Some experts expect the trend to continue in 2024. A high rate of transportation employment suggests there may still be too many drivers and companies competing for business during a soft freight market cycle, Jonathan Phares, assistant professor of supply chain management at Iowa State University, wrote in an email to Supply Chain Dive. 

This bodes well for shippers, he said. Ample capacity may translate to spot and contract rates remaining flat.

While recent action from the Federal Reserve appears to have curbed inflation, it has not cooled manufacturing employment, Phares said. However, if interest rates remain high and industrial production cools, that could lead to reduced trucking demand and capacity.

Should this occur, Phares said shippers may see spot rates fall until demand exceeds trucking supply. Though if the Federal Reserve reduces rates and manufacturing production remains high, shippers may continue seeing low spot rates with plentiful capacity.

6. Labor clashes a risk for parcel delivery networks

After contentious contract negotiations between UPS and the International Brotherhood of Teamsters last summer, this year is poised to see more clashes between management and labor in the parcel delivery sector.

FedEx Express and the union representing its pilots are still negotiating for a new contract agreement after members rejected a tentative deal in July. Mechanics at the FedEx unit are in the midst of an organizing drive to join the Teamsters. The labor union is also continuing its campaign to organize the workers that power Amazon’s massive logistics network, highlighting an unfair labor practice strike by delivery drivers at an Amazon contractor that ratified a union contract in 2023.

“Amazon better pay attention because there’s more to come,” Teamsters General President Sean O’Brien said last month.

Whether these battles cascade into operational disruptions remains to be seen. But even the threat of a strike is enough to send shippers scurrying to alternative carriers. FedEx snagged 400,000 packages’ worth of average daily volume from UPS due to the latter’s strike risk, EVP and Chief Customer Officer Brie Carere said in a December earnings call.

“We are tracking all accounts that … we won, specifically because of their concerns on the labor negotiations,” Carere said. “The vast majority of those had an early termination clause. And to my knowledge, we have not lost a single one of those accounts.”

7. Air forwarders eye growing e-commerce activity

The horizon remains hazy for the air cargo market, even as last year’s rapid decline in volumes leveled out in recent months.

Some anticipate 2024 returning to classic seasonality, albeit muted. While releasing Xeneta’s 2024 Air Outlook, Niall van de Wouw, chief airfreight officer at Xeneta’s Clive Data Services, noted that “2024 could be an opportunity for shippers to catch their breath after the volatility of the past few years.”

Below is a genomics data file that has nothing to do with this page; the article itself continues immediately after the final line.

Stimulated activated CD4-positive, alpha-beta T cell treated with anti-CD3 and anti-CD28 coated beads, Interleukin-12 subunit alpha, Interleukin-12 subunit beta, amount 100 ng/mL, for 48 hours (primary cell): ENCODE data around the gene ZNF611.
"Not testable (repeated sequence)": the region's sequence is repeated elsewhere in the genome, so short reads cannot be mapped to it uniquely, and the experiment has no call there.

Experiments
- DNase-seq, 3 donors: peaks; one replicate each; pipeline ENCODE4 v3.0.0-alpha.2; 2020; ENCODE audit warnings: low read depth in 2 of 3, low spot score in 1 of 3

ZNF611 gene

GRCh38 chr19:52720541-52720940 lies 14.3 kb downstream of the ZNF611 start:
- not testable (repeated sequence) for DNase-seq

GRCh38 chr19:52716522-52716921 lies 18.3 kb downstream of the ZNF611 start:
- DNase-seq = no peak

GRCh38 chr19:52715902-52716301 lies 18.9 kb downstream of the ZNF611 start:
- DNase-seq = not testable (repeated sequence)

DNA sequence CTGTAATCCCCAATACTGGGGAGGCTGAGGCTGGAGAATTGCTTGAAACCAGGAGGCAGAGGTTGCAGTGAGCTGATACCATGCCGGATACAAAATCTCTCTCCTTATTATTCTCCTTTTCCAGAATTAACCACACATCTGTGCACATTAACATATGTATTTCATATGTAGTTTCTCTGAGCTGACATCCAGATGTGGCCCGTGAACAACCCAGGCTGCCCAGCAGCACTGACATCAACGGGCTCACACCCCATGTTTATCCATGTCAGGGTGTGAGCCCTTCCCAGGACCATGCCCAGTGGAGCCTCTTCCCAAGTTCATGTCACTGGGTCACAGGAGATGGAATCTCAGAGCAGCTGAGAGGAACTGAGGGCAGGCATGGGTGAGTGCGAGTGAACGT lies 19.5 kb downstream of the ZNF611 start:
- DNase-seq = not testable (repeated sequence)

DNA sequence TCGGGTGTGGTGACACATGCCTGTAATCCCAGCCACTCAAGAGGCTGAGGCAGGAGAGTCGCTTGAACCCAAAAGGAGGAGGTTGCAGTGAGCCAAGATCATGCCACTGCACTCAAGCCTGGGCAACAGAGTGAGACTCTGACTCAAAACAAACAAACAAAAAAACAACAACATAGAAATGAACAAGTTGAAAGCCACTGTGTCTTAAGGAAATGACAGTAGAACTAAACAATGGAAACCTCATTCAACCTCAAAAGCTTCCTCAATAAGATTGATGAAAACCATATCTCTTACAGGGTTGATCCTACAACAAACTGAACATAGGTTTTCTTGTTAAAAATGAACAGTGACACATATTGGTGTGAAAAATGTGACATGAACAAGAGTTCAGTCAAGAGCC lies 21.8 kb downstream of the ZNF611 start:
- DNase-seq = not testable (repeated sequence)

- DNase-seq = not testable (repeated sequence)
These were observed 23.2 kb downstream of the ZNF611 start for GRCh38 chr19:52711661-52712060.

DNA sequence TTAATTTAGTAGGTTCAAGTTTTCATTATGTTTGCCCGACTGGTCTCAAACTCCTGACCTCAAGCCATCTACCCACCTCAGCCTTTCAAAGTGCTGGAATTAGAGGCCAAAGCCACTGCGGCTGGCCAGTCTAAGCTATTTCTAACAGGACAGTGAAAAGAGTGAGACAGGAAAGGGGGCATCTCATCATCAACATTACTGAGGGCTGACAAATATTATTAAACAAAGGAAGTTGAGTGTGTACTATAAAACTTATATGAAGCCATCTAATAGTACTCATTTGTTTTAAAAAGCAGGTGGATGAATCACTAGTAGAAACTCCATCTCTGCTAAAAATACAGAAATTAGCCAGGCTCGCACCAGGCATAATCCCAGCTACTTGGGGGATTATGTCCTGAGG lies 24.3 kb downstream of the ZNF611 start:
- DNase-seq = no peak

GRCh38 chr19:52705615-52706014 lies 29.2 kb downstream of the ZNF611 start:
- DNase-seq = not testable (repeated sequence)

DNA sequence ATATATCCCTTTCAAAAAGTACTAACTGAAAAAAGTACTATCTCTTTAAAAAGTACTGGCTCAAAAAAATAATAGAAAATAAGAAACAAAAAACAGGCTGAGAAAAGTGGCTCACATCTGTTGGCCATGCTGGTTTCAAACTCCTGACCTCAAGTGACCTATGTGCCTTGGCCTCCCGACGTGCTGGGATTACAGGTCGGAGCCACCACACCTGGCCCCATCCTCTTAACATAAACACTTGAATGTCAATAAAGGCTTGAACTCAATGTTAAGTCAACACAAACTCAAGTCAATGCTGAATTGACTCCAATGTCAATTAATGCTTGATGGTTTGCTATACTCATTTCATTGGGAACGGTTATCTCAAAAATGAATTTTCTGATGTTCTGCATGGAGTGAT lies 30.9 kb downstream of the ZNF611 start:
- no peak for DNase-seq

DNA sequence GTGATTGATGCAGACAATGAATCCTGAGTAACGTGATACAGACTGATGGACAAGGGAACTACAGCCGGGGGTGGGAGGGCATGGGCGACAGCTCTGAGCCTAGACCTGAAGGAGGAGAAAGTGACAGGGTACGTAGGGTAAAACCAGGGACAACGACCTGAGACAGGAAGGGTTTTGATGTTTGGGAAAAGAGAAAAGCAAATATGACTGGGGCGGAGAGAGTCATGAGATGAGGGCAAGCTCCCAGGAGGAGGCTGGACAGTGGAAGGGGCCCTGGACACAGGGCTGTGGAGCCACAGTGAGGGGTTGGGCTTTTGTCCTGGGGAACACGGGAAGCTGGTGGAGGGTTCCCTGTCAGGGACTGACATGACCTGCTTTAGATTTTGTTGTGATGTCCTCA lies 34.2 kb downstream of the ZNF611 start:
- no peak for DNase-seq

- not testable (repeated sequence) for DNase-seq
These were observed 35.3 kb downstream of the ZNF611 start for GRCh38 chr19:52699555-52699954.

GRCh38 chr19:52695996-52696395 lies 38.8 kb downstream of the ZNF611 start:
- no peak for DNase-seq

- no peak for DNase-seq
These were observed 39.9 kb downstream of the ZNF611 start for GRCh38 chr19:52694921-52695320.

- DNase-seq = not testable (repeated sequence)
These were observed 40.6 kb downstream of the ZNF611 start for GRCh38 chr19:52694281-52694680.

But just because turbulence may have subsided for the air cargo industry doesn’t mean there aren’t potential risks to watch out for.

“The biggest challenge will be capacity and the impact of the e-commerce players — most notably Shein, Temu, and Tik-Tok,” Marc Schlossberg, EVP of air freight at forwarder Unique Logistics, told Supply Chain Dive in an email. “Their appetite for capacity and willingness to pay any price to secure is pushing the traditional air freight shippers to the side. During the last 90 days of peak, e-commerce demand was peaking at a sustained 10,000 tons per day.”

Schlossberg further noted that e-commerce has a growth forecast of 20% to 30%, with these companies absorbing 30% or more of global capacity. Meanwhile, with technology running on a three-to-four year cycle and many upgrading their home offices during the pandemic, consumers may soon be looking to update their tech equipment.

“If a resurgent high tech market meets head on with the rising behemoths of e-commerce, things can get ugly quickly,” the EVP said.

8. Forwarders wary of geopolitical risk

Schlossberg added that ongoing geopolitical risks — like wars in the Middle East and Ukraine — make the market less predictable, and therefore more challenging to advise customers.

Trends like growing strike activity and U.S.-Mexico border congestion due to developing nearshoring activity are also on the list of possible market risks to keep an eye on, Mike Short, president of global forwarding at C.H. Robinson, told Supply Chain Dive.

While the air cargo market may lay at the mercy of e-commerce demand, geopolitical risks and other uncontrollable factors, shippers can still position themselves for success.

Schlossberg recommended hard block BSA and charter capacity, sea-air and air-sea consolidations and other charter products as possible mitigation measures for unprecedented disruptions.

Meanwhile, Short said to “focus on the events that require us to change the plan versus the plan itself.” 

“Building in agility and developing contingency plans is really where we recommend shippers focus for 2024 planning,” he said. “We can’t predict the future, but we know that resiliency is key to keeping goods moving when planned or unplanned disruption occurs.”


Other articles

Contact Us

Booking ALS expert's advice